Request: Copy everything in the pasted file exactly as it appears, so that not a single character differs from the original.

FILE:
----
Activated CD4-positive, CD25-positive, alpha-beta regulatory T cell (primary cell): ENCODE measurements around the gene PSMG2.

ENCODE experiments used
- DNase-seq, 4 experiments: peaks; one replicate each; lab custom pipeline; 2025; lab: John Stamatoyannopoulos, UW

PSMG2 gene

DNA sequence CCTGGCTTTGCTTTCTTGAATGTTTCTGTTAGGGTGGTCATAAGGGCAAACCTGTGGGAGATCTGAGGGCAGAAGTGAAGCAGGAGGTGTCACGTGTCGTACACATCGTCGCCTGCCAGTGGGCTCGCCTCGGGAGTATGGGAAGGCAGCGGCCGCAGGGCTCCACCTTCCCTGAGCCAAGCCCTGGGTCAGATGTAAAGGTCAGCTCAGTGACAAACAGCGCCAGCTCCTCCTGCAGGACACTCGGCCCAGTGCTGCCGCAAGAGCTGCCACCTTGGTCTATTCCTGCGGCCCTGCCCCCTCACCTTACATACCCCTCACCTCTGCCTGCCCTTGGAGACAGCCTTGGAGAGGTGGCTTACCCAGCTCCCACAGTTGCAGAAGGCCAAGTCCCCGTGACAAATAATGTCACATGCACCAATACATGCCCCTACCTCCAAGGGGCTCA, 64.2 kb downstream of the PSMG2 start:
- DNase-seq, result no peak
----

Activated CD4-positive, CD25-positive, alpha-beta regulatory T cell (primary cell): ENCODE measurements around the gene PSMG2.

ENCODE experiments used
- DNase-seq, 4 experiments: peaks; one replicate each; lab custom pipeline; 2025; lab: John Stamatoyannopoulos, UW

PSMG2 gene

DNA sequence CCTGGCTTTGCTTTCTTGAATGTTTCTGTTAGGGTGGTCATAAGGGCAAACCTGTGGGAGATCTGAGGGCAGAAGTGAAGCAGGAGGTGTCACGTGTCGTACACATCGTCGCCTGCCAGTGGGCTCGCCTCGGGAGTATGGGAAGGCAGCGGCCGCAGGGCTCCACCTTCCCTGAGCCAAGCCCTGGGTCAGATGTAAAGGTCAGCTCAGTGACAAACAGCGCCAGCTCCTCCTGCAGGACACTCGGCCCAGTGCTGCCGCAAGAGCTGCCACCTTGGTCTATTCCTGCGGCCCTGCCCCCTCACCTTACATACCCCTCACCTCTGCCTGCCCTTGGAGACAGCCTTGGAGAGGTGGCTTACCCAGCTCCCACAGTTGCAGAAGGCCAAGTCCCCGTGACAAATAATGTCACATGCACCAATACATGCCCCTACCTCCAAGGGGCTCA, 64.2 kb downstream of the PSMG2 start:
- DNase-seq, result no peak